I remember when my son was a baby, it seemed that quite a large amount of our budget was dedicated to diapers. My husband I hated that we paid for something that was going to end up in the trash. Worst of all, we also knew it was going to end up in a landfill.
Shortly before our daughter was born in the fall of 2008, I started researching cloth diapers. Trust me, I did a LOT of reading. Even more importantly than the research was the cost analysis. I was curious if this initial cost (which was a lot of money for us), we really save money.
Turns out – it did! Crazy idea – huh? Sure, we had to pay money up front, but in the end, we came out much further ahead. For us, it ended up being a no-brainer.
We determined that we were spending around $18 – $20 for a box of diapers for each child, as we had 2 in diapers. Between 2 kids, we were running through anywhere from 5 – 7 diapers a day for each of them. That meant a box would last up to 14 days (at the most). We would go through a total of around 3 – 4 boxes a month. That ran us as much as $80 per month on diapers.
Next, we sat down and looked at the cost of the cloth diapers. At that time, they ran around $12 – $14 per diaper (prices have since increased). We did the math and determined that if we purchased 15 diapers for each of our kids, we’d pay $420 out of our pocket. We’d spend more than that in 5 months for disposables.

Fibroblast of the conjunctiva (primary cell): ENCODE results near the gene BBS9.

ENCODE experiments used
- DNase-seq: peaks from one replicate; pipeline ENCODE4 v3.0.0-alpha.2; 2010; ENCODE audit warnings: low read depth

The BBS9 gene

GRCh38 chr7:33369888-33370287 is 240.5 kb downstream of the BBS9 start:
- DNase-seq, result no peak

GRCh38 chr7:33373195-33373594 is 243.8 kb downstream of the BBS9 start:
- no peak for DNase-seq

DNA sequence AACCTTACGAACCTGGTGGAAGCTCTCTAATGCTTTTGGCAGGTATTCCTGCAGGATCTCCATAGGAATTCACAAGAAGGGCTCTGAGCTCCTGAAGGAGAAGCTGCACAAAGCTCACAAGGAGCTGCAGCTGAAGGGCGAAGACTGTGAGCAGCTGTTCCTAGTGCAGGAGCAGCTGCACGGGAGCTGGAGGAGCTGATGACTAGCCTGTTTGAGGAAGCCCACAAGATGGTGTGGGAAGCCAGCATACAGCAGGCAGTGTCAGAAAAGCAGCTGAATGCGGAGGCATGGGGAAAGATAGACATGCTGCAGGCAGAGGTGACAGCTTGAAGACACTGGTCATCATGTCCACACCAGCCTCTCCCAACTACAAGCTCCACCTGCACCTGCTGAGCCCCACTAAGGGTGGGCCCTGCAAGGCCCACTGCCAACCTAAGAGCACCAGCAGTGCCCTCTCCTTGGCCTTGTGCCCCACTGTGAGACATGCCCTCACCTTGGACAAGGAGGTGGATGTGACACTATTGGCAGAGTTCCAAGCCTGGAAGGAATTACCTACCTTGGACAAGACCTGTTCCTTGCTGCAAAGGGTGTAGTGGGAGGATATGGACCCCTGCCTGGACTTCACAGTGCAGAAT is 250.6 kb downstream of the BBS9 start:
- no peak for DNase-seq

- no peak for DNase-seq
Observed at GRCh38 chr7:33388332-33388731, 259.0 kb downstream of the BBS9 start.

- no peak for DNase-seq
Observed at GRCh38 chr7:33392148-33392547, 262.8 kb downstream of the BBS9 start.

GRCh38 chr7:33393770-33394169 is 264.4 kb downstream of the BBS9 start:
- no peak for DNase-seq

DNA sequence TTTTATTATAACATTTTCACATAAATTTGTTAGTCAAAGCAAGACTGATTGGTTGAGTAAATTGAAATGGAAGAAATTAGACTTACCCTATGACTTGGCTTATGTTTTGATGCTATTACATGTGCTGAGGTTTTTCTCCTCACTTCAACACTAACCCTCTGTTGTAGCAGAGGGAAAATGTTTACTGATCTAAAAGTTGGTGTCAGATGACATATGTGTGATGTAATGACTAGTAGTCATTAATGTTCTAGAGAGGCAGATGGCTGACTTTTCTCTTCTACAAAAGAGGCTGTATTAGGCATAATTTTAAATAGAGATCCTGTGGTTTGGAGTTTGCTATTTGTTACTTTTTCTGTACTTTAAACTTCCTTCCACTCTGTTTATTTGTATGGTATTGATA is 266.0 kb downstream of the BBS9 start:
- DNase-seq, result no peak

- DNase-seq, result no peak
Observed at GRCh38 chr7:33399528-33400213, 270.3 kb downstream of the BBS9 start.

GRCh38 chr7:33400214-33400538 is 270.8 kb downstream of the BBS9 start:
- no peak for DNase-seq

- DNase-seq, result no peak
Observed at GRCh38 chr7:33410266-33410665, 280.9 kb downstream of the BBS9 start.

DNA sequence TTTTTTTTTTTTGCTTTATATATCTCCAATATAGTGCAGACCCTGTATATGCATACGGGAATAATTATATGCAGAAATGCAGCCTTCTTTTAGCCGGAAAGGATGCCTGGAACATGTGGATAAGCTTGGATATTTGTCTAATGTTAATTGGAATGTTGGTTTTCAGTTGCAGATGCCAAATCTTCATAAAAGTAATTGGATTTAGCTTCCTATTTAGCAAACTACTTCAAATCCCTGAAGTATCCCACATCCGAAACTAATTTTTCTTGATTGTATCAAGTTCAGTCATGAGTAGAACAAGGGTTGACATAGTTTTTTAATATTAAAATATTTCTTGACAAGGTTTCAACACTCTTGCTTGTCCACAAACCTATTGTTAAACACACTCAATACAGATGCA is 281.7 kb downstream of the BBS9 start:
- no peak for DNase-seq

We also had to look at the additional time, water, electricity and detergent to launder them. We asked friends who were using them and they said that the cost was probably no more than $10 – $15 per month (on the high side).
That sealed the deal for us. We did the math and by the middle of our 5th month, the diapers would pay for themselves — and we’d then spend less per month in laundry costs than one single box of diapers would cost us (as an ongoing expense).
Before you jump in and decide to make this transition, there are very important questions you need to ask yourself.
QUESTIONS TO ASK YOURSELF
How much longer will our child be in diapers? If you are getting ready to begin potty training, switching to cloth may not be cost effective for you. However, if you purchase gender neutral diapers (or a color based upon your children’s genders), and have a younger child, you could easily recoup your investment.